Write an essay based on the following table. In your writing, you should
1) describe the table, and
2) give your comments.
You should write at least 150 words.
Write your essay on ANSWER SHEET 2. (15point)
满意度年龄组 满意 不清楚 不满意
≦40岁 16.7％ 50.0％ 33.3％
40—50岁 0.0％ 36.0％ 64.0％
﹥50岁 40.0％ 50.0％ 10.0％
1.B 2.B 3.A 4.A 5.C
6.B 7.C 8.A 9.D 10.B
11.D 12.B 13.C 14.D 15.B
16.A 17.C 18.B 19.B 20.D
21. A 22.C 23.A 24.B 25.D
26.A 27.B 28.A 29.C 30.C
31.C 32.B 33.A 34.D 35.D
36.D 37.D 38.B 39.D 40.A
Dear Sir or Madame,
As one of the regular customers of your online store, I am writing this letter to express my complaint against the flaws in your product—an electronic dictionary I bought in your shop the other day.
The dictionary is supposed to be a favorable tool for my study. Unfortunately, I found that there are several problems. To begin with, when I opened it, I detected that the appearance of it had been scratched. Secondly, I did not find the battery promised in the advertisement posted on the homepage of your shop, which makes me feel that you have not kept your promise. What is worse, some of the keys on the keyboard do not work.
I strongly request that a satisfactory explanation be given and effective measures should be taken to improve your service and the quality of your products. You can either send a new one to me or refund me my money in full.
I am looking forward to your reply at your earliest convenience.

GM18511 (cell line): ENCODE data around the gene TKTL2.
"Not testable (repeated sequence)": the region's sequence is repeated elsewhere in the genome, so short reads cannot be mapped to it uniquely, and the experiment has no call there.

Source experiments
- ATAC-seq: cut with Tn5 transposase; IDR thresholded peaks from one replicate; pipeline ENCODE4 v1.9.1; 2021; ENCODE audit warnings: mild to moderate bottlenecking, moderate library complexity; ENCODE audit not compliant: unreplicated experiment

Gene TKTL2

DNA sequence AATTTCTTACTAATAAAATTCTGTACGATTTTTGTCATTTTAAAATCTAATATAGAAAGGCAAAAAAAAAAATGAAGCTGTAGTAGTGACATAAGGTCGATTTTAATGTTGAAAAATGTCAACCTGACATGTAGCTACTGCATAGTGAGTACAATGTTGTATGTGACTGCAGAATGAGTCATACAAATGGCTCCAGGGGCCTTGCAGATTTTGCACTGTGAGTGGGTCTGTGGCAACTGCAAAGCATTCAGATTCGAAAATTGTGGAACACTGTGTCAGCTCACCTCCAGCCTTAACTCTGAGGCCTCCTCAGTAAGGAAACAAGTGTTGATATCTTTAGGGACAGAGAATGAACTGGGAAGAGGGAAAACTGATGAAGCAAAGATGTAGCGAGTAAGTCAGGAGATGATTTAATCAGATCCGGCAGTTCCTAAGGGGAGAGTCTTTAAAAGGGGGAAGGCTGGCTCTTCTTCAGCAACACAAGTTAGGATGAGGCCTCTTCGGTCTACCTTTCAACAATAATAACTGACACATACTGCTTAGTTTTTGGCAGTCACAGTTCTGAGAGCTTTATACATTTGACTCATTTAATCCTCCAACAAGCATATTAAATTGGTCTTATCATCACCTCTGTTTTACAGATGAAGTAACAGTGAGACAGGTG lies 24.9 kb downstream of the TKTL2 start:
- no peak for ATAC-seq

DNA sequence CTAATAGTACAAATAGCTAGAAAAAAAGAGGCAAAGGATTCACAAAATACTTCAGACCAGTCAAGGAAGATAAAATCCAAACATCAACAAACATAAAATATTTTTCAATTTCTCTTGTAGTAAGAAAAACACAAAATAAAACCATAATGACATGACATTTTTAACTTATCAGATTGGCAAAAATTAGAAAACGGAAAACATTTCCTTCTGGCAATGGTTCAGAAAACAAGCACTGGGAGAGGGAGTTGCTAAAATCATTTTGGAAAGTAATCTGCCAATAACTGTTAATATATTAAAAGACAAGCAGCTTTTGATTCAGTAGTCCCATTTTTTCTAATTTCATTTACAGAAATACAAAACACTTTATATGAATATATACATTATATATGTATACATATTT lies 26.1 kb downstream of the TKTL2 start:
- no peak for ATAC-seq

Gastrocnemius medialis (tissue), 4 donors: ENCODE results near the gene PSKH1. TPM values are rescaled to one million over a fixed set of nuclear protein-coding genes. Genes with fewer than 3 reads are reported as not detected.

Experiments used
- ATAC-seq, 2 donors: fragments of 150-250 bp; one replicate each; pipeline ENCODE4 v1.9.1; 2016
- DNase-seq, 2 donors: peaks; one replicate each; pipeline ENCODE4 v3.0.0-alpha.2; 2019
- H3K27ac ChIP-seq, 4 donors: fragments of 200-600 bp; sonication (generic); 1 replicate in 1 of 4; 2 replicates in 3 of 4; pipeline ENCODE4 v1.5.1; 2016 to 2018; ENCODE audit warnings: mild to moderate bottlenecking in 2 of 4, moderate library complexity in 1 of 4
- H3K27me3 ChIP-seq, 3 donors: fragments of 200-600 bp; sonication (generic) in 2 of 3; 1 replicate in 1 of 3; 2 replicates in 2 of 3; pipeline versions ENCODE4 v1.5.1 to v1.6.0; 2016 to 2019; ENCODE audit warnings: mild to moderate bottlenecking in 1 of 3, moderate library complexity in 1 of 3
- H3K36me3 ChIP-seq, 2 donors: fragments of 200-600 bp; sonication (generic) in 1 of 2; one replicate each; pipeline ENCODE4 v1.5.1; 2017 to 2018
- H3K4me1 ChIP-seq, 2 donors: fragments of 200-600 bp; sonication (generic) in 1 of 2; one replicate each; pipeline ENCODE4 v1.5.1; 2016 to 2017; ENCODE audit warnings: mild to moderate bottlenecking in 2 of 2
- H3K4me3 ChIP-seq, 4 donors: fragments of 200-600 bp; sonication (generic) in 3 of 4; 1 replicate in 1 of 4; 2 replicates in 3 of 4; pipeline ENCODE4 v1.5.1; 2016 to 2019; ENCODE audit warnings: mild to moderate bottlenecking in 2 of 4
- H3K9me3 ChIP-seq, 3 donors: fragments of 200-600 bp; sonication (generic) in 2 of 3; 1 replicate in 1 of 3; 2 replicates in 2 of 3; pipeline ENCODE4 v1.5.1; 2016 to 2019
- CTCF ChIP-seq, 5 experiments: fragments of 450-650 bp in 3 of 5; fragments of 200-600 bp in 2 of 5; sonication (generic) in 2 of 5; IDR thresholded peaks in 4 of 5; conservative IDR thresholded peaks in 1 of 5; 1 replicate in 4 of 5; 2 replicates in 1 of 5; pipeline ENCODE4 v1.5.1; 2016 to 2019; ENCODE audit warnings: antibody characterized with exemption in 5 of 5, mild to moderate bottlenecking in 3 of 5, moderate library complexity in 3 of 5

Section I USE of English
Read the following text. Choose the best word(s)for each numbered blank and mark A,B,C or D on ANSWER SHEET1.(10 points)
The outbreak of swine flu that was first deteccted in Mexico was declared a global epidemic on june 11,2009. It is the first wotldwide cpidemic__1__by the World Health Organization in41years.
The heightened alert __2__an emergency meeting with flu experts in Geneva that assembled after a sharp pise in cases in Australia.and rising __3__in Britain ,japan,Chile and elsewhere.
Bur the epiemic is “__4__”in severity. According to Margaret Chan. The organization’s director general,__5__the overwhelming majorty of patients experiencing only mild symptoms and full recovery. Often in the__6__of any medical treatment.
The ourbreak came to gobal__7__in lafe April2009.when Mexican authorities noted an unusually latge number of hospitalizations and deaths__8__ healthy adults. As much ofMexico City Shut down at the height of a panic,cases began to__9__in New York City.the southwestem United States and atound the world.